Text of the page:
The summer’s devastating bushfires may be over but claims about how the Australian Red Cross has distributed donations haven’t been extinguished on social media.
A Facebook post from February 16, 2020, claims that “150 million collected for the bushfire victims collected [sic] by RED CROSS and they have only given out 7 million in $10,000 lots to some of the desperate people who have lost everything”.
The post goes on to claim “they are keeping millions to be used for other use???” and “How dare this organisation think they can get away with this FRAUD!!! And that’s what it is FRAUD!!!”
The post has been viewed more than 316,000 times and received more than 6000 shares and more than 50 comments.
During the 2019-2020 Australian bushfire crisis, donations flooded into Australian Red Cross coffers as the fires tore through communities, but as the donations rose so did criticism of how the funds were being distributed.
Regarding the donations figure, the Australian Red Cross website showed on February 15, a day before the Facebook post, that $140 million has been raised. The charity’s last update on February 20 put the figure at $150 million.
The post claims that the charity “have only given out 7 million in $10,000 lots to some of the desperate people who have lost everything”. When the Facebook post was uploaded on February 16, the Australian Red Cross had paid $32 million in emergency grants, according to a media release dated February 13. In an email on March 3, the Australian Red Cross told AAP FactCheck that “more than $48 million has been given out in direct financial assistance”.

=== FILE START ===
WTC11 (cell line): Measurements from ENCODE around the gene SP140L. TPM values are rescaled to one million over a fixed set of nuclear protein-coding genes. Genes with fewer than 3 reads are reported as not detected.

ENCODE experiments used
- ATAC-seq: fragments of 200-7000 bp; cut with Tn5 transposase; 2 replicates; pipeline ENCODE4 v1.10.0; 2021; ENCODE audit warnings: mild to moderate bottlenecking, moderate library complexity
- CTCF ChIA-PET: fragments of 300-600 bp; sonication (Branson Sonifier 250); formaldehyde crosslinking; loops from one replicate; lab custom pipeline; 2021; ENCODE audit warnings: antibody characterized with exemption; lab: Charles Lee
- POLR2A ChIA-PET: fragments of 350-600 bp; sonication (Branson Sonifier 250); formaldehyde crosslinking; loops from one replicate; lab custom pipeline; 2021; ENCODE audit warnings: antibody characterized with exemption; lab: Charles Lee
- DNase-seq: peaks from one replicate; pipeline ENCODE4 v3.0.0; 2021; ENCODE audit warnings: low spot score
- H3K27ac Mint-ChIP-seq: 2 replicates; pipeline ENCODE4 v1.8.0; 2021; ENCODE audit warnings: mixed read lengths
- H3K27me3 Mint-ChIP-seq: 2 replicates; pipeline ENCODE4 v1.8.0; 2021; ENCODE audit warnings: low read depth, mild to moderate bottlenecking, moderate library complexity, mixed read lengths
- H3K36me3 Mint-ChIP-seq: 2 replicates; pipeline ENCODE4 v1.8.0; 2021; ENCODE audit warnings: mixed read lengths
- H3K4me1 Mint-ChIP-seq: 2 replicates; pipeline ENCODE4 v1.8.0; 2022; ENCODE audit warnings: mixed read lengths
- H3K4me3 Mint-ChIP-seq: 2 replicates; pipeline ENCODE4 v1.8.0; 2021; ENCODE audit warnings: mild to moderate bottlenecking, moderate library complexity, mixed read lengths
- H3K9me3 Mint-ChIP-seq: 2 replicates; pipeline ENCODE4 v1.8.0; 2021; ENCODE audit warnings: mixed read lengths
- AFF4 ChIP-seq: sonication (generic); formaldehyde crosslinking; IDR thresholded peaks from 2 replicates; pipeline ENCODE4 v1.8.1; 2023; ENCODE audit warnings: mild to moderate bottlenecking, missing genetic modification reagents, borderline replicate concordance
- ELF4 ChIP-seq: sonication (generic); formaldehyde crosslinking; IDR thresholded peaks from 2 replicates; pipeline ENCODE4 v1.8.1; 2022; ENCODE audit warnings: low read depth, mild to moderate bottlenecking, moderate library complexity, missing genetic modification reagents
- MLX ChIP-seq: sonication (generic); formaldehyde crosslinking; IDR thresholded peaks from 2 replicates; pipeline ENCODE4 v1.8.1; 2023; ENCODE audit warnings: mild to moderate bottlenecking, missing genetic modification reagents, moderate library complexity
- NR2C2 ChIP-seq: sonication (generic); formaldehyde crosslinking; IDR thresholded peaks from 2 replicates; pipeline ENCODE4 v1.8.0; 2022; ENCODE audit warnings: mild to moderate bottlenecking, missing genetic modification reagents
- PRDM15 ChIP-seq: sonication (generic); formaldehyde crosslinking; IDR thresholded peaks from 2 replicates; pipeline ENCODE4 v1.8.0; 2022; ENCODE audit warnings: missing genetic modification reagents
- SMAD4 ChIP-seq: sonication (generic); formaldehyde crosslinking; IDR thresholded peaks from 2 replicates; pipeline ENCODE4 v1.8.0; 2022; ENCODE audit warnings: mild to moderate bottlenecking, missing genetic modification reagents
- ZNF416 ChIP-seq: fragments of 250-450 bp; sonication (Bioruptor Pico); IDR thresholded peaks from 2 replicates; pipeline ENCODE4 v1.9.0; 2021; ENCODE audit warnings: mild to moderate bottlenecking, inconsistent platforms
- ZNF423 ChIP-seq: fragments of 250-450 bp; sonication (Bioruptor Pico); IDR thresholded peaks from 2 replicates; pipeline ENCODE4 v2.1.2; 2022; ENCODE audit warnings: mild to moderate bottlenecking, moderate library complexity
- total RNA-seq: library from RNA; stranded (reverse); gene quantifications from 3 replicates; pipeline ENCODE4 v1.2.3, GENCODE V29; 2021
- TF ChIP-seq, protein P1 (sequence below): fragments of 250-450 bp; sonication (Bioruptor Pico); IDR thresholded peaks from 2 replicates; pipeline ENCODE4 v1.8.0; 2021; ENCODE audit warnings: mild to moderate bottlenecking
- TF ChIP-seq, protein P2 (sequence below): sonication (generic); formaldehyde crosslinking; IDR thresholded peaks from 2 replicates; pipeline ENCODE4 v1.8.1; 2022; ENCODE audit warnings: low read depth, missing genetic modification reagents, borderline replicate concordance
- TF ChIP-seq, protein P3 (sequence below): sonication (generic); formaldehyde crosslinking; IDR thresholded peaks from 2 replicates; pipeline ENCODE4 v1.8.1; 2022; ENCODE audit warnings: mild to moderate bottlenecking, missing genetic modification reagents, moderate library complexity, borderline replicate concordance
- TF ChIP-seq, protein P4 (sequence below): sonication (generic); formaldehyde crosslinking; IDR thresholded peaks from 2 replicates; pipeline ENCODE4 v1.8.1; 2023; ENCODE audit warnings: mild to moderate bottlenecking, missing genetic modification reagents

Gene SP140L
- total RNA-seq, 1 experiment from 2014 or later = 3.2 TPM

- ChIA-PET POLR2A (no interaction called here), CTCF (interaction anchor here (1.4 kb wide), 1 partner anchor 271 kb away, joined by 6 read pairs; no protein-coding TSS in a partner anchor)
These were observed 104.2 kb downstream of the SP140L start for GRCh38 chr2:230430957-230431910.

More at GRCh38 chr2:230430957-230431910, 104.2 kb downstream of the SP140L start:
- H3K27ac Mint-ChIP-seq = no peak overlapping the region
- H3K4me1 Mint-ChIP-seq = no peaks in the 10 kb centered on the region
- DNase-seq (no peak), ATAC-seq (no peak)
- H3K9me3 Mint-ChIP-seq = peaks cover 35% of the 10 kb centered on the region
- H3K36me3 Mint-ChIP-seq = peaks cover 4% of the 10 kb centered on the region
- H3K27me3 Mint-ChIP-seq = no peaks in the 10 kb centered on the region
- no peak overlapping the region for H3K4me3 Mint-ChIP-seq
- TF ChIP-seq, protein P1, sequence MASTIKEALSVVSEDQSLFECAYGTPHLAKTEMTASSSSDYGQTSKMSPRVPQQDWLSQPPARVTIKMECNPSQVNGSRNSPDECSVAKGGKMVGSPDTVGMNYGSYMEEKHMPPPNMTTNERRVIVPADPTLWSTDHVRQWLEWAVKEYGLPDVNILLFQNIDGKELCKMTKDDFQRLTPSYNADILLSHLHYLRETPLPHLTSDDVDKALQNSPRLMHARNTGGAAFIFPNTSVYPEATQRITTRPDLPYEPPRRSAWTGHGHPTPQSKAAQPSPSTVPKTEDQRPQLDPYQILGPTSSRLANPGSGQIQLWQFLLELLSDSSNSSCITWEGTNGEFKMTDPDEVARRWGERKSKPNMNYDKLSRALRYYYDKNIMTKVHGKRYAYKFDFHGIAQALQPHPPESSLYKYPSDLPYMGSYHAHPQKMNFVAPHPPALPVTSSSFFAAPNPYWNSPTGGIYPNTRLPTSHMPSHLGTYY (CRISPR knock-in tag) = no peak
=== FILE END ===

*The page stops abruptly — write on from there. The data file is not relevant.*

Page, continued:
On February 3 the Australian Red Cross announced they were doubling the funding for their immediate assistance program. In a statement the charity said extra financial assistance included: “An additional $10,000 payment to support people whose homes were destroyed and require further assistance, extending the total amount available to $20,000”.
AAP FactCheck traced the source of the “7 million in $10,000 lots” quoted in the post to a TV interview with Australian Red Cross director Noel Clement (1 min 2 sec) on January 22. Clement told the Nine Network’s Today program that “we’ve allocated 30 million dollars of immediate relief for people who have lost their homes… They are $10,000 grants, we’ve paid 700 of those so far”.
The Australian Red Cross lists a breakdown of emergency payments on its website and provided additional details to AAP FactCheck via email. The charity’s website states a $20,000 emergency grant is available for people “whose primary place of residence was destroyed” or “who have lost a next of kin”. The Red Cross also provides a $7500 injury grant for people “who have spent more than two days in hospital “as a direct result of bushfires” and a primary residence repair grant of $5000 for “homeowners whose homes have been structurally damaged”. There are currently no $10,000 grants available.
The post also claims the charity “are keeping millions to be used for other use???” The Australian Red Cross website states $5 million will be used “for 24/7 support including evacuations, relief centres and outreach services” and “up to 10c in each dollar will be spent on admin support costs”.
Based on the evidence, AAP FactCheck found the Facebook post to be false. At the time of the February 16 post, $140 million had been donated to the Australian Red Cross for bushfire victims not $150 million as claimed. Regarding the claim the charity had only distributed $7 million “in $10,000 lots”, this was not correct at the time of the post. The Australian Red Cross had paid $32 million in emergency grants, according to a media release dated February 13. The charity also announced on February 3 that it was providing an additional $10,000 to extend the amount available to $20,000 as part of its immediate assistance.
False – The primary claim of the content is factually inaccurate.
* AAP FactCheck is accredited by the Poynter Institute’s International Fact-Checking Network, which promotes best practice through a stringent and transparent Code of Principles. https://factcheck.aap.com.au/